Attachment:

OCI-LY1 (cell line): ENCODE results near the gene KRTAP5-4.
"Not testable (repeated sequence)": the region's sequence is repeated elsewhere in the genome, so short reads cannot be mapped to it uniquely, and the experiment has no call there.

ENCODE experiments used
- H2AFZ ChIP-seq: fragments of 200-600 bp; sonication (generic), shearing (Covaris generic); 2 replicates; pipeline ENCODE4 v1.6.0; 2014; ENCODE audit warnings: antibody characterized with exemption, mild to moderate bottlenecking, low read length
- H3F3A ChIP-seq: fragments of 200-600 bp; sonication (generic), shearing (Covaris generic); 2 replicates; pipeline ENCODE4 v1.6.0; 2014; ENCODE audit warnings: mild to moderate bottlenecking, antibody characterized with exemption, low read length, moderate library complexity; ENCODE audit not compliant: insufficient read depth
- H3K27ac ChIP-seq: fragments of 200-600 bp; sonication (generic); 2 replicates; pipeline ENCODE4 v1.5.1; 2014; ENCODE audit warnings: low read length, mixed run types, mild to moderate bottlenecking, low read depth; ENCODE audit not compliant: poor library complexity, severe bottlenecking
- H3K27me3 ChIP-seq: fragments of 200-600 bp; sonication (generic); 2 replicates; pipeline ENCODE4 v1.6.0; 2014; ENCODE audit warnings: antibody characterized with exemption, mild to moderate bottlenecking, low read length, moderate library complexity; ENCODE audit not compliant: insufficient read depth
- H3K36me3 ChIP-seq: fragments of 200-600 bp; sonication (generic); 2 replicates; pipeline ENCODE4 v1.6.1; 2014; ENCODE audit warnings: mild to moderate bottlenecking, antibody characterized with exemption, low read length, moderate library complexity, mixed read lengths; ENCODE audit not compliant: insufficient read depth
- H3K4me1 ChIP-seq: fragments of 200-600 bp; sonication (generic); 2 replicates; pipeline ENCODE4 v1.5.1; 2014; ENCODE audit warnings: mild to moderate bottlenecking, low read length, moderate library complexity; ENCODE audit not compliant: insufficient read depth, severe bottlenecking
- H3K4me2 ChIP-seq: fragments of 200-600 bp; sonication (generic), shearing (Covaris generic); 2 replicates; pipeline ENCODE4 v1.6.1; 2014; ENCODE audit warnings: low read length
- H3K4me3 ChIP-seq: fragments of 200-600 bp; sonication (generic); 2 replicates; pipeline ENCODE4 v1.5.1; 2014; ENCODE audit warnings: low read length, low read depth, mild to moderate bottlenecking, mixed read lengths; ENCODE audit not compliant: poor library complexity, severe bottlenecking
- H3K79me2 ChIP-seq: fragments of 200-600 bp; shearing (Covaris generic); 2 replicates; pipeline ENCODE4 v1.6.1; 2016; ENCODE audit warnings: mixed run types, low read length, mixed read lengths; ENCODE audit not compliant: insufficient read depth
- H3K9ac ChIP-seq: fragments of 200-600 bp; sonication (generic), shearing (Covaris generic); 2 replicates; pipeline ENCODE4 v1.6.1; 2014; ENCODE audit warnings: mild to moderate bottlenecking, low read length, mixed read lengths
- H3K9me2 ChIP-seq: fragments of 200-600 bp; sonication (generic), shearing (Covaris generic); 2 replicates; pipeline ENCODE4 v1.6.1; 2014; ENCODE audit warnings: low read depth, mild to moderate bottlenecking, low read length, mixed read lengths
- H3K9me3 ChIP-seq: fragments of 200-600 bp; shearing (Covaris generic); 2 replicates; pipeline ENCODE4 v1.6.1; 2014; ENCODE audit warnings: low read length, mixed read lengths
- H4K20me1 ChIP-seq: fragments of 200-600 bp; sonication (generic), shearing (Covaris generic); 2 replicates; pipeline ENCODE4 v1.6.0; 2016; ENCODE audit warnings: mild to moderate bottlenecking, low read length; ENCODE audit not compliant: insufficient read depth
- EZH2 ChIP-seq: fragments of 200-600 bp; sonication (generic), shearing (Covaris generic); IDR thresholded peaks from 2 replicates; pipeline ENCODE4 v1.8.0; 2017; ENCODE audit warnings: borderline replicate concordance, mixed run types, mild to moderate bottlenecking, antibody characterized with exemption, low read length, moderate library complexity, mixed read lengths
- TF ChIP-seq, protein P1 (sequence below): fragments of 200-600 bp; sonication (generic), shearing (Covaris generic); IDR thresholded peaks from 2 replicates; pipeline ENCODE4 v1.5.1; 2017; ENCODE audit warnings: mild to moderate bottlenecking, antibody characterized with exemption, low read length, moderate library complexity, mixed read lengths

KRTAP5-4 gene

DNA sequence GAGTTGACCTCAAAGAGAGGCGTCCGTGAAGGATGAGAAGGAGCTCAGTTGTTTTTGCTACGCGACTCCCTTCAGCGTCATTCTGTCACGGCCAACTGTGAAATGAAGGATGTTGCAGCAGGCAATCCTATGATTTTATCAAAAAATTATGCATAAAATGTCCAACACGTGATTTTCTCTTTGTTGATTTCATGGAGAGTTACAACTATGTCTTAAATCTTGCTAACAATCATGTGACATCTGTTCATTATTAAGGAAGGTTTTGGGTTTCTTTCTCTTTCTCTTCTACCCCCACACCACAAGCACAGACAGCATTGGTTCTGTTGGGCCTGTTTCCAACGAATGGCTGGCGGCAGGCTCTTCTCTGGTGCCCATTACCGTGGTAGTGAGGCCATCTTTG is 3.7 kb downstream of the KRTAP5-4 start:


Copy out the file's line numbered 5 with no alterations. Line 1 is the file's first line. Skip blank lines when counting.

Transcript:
- H3F3A ChIP-seq: fragments of 200-600 bp; sonication (generic), shearing (Covaris generic); 2 replicates; pipeline ENCODE4 v1.6.0; 2014; ENCODE audit warnings: mild to moderate bottlenecking, antibody characterized with exemption, low read length, moderate library complexity; ENCODE audit not compliant: insufficient read depth